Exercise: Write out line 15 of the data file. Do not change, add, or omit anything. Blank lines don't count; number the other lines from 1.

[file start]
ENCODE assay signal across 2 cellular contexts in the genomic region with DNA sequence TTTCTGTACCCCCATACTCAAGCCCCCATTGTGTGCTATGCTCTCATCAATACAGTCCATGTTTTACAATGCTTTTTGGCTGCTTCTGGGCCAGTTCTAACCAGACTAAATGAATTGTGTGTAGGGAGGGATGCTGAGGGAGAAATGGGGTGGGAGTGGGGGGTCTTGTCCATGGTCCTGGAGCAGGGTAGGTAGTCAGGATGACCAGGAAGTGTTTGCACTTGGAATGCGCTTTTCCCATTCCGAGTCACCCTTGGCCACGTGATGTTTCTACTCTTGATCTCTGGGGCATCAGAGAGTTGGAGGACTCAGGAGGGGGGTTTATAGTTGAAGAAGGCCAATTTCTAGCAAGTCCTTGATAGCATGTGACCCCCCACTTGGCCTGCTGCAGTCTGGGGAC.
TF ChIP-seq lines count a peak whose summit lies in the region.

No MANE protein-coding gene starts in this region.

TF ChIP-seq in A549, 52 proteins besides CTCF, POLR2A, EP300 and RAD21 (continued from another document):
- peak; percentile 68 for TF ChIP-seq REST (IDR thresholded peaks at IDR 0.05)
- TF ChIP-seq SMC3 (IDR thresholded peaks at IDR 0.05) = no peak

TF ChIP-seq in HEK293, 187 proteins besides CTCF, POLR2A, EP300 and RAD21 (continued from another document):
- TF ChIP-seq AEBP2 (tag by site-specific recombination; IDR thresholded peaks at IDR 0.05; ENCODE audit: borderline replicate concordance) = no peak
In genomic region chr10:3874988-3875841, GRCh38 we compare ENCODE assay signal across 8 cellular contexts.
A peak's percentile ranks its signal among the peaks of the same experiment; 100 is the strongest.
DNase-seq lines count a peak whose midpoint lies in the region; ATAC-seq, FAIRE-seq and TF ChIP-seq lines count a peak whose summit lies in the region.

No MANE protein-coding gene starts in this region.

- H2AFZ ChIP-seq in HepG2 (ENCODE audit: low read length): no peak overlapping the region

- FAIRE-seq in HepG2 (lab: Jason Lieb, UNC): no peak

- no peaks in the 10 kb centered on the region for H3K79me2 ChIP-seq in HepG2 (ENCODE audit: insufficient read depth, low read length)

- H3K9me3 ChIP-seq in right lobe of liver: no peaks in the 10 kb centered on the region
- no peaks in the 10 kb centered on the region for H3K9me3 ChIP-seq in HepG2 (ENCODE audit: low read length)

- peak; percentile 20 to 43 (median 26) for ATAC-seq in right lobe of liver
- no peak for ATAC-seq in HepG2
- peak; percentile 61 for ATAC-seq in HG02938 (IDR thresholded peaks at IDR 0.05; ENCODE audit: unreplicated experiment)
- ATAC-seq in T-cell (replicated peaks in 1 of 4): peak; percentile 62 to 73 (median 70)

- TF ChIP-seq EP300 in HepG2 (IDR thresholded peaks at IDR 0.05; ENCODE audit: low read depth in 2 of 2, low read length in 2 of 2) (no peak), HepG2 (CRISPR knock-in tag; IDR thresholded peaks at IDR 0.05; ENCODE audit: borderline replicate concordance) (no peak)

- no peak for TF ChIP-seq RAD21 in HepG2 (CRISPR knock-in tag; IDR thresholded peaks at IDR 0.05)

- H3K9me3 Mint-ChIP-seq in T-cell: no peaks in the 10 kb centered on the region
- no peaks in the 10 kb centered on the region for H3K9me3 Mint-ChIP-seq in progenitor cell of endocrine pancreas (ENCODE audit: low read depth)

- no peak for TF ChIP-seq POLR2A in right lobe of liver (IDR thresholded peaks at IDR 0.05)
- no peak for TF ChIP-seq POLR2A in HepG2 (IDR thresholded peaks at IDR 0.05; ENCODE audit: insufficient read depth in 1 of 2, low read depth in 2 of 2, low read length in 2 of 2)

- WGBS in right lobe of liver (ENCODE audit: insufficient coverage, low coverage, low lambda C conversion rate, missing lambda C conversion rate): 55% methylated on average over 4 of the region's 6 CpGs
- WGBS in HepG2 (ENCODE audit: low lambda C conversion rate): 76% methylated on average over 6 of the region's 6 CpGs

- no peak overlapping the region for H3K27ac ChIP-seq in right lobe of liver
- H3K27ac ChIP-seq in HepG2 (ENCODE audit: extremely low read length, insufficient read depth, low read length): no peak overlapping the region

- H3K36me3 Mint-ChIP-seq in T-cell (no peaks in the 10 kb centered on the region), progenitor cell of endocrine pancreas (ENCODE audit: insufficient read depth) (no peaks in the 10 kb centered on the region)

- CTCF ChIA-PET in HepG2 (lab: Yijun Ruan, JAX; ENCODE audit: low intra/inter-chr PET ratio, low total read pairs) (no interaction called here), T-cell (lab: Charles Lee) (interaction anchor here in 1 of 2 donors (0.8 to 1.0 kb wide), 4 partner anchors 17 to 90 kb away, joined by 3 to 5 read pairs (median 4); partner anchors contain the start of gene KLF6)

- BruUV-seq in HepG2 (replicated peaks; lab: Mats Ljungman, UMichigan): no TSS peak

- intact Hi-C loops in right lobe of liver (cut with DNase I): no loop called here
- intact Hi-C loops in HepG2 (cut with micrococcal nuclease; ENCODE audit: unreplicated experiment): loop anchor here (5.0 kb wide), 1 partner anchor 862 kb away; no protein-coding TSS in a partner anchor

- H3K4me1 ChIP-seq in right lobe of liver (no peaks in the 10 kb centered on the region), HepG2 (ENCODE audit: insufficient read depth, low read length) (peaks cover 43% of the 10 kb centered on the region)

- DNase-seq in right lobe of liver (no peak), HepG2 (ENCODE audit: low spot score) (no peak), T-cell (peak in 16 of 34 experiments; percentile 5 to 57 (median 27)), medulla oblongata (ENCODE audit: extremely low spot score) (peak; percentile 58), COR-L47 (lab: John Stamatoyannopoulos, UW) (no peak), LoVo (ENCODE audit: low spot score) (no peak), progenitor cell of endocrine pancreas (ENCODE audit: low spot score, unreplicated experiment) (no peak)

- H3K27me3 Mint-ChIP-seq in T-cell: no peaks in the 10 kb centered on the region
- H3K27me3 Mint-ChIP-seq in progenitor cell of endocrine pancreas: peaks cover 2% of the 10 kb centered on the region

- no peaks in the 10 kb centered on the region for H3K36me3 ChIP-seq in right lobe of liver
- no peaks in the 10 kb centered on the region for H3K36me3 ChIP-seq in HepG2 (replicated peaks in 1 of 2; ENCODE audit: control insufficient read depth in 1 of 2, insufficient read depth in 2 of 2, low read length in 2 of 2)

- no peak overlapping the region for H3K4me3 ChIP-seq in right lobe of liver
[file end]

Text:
- no peaks in the 10 kb centered on the region for H3K79me2 ChIP-seq in HepG2 (ENCODE audit: insufficient read depth, low read length)